Generally, for the subdomain case, the Galerkin test is performed to the weighted linear combination of (1) and the following matrix equation is obtained: where, when , is the CFIE self-interaction matrix of the subdomain and when , is the mutual-interaction matrix of subdomains and . is the unknown current coefficient matrix, and is the voltage matrix of subdomain . denotes the number of subdomains.

At this point, the unknown current coefficients in (5) and (6), the mutual-interaction matrices , and the voltage matrices and can be expressed in an arranged vector form as:

Note that during the execution of the algorithm, the global model equation (8) does not have to be fully constructed since the fast algorithm MLFMA will be applied.

2.3. Resolution of the DDM Linear System

For the proposed IE-NDDM, the Gauss–Seidel scheme ought to be adapted so as to allow all the computer resources to be used to a single subdomain problem at a time whose whole model is too large for the current computer resources to accommodate. The unknown coefficients on a subdomain will be successively updated by solving the local model equation defined on the subdomain until convergence. The convergence rate is improved by using the explicit boundary condition in (7), and it will be verified in the numerical results.

Given the tolerance , at the initial step, , , and at the step, the unknown electric current can be expressed as:

The iterative steps continue, and the residual error is calculated after each step. When at the step, the iterative process stops and outputs ; otherwise, the process continues. Equation (6) can be rewritten as: i.e., the voltage matrix is the superposition of the primitive incident field and the scattering field from the other subdomain . Set a null matrix, and is written as: namely, using the explicit boundary condition (7).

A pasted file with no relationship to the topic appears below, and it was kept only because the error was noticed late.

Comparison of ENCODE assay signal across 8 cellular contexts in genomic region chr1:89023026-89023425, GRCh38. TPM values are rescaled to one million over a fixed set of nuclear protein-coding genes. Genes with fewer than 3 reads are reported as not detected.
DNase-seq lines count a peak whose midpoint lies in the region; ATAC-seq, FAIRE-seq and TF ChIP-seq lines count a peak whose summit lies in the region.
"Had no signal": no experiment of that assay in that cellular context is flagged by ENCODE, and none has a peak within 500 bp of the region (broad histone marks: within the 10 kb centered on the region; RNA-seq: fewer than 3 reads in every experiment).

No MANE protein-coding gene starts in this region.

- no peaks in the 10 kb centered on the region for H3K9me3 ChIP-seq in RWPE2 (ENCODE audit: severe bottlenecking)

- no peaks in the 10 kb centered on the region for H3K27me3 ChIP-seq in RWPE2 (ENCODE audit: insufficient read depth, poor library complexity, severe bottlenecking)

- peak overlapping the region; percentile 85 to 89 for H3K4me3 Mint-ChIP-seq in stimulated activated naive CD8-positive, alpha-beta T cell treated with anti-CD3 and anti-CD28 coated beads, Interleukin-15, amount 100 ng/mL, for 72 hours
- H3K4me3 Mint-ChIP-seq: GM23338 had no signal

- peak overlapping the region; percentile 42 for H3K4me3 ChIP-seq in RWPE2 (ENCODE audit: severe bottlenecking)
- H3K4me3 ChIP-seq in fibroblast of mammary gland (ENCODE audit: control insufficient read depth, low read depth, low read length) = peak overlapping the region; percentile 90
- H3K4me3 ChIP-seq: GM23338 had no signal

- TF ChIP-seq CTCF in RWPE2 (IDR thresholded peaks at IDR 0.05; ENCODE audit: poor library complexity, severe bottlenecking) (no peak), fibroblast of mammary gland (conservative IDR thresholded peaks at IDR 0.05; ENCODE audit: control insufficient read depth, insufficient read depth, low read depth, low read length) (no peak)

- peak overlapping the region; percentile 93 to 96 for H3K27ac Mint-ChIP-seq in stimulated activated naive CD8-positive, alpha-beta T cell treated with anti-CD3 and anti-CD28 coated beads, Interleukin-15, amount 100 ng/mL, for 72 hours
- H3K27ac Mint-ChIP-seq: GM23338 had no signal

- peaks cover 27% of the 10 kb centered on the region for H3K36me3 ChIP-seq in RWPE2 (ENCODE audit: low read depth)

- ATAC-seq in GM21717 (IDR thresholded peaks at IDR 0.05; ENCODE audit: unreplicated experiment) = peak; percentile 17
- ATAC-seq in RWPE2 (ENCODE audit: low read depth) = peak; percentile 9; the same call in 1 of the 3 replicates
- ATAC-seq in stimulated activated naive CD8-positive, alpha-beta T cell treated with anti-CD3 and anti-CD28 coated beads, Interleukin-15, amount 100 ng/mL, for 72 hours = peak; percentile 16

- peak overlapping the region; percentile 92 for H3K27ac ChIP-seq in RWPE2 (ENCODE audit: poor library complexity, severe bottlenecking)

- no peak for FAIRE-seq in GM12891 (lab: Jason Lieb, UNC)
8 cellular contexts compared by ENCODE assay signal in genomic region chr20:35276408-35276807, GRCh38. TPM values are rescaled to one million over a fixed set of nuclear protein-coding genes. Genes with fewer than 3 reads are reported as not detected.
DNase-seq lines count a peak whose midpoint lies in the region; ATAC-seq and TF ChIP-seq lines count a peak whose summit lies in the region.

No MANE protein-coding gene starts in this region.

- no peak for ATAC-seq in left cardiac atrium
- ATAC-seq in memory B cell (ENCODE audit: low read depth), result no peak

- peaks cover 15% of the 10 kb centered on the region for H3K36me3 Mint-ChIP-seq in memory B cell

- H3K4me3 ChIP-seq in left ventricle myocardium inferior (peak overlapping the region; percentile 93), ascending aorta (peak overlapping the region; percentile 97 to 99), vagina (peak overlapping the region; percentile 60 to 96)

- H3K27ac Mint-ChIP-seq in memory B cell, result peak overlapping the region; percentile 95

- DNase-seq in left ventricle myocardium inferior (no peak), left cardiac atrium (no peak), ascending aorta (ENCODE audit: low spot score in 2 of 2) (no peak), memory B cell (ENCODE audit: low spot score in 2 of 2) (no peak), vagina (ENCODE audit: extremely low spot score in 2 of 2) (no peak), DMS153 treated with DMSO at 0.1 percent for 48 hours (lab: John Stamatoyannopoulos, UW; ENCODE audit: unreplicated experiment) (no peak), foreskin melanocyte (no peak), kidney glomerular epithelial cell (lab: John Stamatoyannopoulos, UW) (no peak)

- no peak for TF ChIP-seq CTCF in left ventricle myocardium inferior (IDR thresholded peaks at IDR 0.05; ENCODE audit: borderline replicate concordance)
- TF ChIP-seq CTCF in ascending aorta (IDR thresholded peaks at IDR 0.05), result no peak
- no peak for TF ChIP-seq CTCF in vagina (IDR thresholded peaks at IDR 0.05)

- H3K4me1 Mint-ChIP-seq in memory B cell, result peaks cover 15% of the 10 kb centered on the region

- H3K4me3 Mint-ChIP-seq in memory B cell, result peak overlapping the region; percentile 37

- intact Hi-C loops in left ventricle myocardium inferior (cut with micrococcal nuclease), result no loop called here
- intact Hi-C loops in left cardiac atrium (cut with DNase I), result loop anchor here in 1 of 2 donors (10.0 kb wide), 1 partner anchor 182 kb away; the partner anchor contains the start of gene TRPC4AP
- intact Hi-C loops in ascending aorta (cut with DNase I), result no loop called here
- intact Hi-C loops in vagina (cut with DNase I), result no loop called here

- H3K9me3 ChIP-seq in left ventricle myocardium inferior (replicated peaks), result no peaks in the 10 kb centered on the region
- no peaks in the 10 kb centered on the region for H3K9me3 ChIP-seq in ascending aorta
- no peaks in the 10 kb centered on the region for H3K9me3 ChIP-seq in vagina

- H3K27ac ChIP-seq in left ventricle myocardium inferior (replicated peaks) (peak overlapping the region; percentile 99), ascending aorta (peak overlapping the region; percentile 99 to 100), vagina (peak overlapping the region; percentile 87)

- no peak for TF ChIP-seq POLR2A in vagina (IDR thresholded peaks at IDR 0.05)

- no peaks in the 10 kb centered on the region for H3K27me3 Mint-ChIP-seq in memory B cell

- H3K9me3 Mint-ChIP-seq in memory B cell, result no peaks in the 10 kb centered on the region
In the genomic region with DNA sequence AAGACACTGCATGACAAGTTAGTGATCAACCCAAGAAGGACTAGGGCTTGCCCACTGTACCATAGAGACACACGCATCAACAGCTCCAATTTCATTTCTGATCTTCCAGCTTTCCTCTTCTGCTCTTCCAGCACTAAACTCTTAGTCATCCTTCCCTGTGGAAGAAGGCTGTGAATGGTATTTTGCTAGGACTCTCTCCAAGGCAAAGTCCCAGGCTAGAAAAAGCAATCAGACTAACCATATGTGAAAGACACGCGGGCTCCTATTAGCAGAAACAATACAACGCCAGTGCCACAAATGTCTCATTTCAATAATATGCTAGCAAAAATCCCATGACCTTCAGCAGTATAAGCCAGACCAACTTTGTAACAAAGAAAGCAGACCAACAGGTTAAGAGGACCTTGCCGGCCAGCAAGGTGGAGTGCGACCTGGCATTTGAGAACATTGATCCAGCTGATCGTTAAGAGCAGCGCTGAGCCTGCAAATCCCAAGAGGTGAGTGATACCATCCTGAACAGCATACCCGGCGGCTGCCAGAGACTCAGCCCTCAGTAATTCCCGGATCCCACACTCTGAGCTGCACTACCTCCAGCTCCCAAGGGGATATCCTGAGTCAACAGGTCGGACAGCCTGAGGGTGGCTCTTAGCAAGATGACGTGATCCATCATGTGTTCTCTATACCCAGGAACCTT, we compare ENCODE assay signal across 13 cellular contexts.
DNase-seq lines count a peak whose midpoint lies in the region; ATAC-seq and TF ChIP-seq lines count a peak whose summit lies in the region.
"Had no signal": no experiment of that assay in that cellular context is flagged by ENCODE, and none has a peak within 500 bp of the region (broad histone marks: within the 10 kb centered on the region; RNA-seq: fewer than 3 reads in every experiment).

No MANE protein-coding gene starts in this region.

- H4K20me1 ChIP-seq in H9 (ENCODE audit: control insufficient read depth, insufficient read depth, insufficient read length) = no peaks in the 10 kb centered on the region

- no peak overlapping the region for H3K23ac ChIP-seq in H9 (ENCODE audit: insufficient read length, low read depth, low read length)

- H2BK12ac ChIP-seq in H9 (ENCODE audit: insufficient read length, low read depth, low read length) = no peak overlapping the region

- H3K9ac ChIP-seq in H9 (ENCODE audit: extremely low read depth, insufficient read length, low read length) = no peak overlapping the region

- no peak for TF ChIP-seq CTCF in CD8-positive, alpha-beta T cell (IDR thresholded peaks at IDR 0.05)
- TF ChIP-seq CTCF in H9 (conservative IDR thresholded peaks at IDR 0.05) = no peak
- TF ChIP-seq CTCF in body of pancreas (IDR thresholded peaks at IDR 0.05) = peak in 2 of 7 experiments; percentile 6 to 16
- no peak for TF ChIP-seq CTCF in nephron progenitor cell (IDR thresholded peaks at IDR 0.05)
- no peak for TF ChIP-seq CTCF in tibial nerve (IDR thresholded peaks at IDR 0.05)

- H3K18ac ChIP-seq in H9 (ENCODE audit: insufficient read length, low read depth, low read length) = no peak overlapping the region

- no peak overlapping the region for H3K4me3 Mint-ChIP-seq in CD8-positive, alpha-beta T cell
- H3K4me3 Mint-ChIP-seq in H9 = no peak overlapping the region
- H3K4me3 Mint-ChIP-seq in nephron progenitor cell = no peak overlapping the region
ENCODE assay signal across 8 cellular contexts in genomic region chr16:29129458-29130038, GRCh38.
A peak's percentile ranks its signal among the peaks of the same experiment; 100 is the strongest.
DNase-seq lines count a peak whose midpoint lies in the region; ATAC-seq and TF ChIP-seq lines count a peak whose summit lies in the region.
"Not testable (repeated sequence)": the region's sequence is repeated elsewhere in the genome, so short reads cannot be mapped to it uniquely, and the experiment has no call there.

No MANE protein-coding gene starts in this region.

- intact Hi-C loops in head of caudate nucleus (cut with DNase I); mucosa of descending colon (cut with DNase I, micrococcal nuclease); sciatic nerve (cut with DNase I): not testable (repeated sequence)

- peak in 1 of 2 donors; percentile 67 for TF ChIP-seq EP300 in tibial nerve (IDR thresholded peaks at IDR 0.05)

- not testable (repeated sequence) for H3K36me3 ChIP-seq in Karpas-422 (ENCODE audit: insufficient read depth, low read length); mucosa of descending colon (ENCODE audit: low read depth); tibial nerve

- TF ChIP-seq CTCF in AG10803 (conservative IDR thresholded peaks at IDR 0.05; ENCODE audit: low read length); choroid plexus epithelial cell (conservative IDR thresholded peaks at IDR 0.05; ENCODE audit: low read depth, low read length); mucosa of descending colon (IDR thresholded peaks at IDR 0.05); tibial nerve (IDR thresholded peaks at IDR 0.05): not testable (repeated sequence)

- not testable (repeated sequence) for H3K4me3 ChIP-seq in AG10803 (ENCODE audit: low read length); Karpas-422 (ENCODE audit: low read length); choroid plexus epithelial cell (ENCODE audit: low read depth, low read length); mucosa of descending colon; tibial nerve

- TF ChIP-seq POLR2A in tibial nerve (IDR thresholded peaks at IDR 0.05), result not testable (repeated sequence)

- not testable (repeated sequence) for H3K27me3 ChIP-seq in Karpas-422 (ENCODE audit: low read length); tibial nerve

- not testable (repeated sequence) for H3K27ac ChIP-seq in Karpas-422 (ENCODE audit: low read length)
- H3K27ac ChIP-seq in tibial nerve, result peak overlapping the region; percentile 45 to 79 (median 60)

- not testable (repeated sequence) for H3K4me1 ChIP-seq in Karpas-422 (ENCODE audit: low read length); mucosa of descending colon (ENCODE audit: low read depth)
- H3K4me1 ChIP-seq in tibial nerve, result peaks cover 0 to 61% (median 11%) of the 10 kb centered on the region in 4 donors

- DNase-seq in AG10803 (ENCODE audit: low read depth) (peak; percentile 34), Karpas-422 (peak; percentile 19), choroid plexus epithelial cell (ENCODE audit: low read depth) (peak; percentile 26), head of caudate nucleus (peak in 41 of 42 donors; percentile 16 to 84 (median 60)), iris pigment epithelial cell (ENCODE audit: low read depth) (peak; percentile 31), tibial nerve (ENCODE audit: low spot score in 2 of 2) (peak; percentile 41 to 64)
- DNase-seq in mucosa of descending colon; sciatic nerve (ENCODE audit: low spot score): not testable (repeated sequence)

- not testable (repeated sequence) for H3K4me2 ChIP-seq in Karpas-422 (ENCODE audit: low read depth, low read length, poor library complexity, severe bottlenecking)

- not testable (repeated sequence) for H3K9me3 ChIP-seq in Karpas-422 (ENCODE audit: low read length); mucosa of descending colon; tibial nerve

It is worth pointing out that at the step, there is no need to store the mutual-interaction matrix . The product of and or and can be obtained by solving the inner product of the scattered field on and the test function, and hence the memory requirement is reduced. The flowchart of the iterative process is shown in Figure 2.

Figure 2: The flowchart of the iterative process.

In this paper, a hybrid MPI/OpenMP strategy is also implemented. Take the very large problem for example; we can use MPI processes on distributed computing nodes, and the parallelization within each MPI process is attained using OpenMP, for example, 4 threads, which can fully exploit the fast memory access in the shared-memory multicore processors. Figure 3 represents a depiction of such a strategy. Thus, the scale of a single subdomain can be maximized under the condition of the current computing resources, which is the criterion for model division used in this paper.

Figure 3: Workload distribution of MPI/OpenMP strategy.
2.4. Acceleration of IE-NDDM Using Parallel MLFMA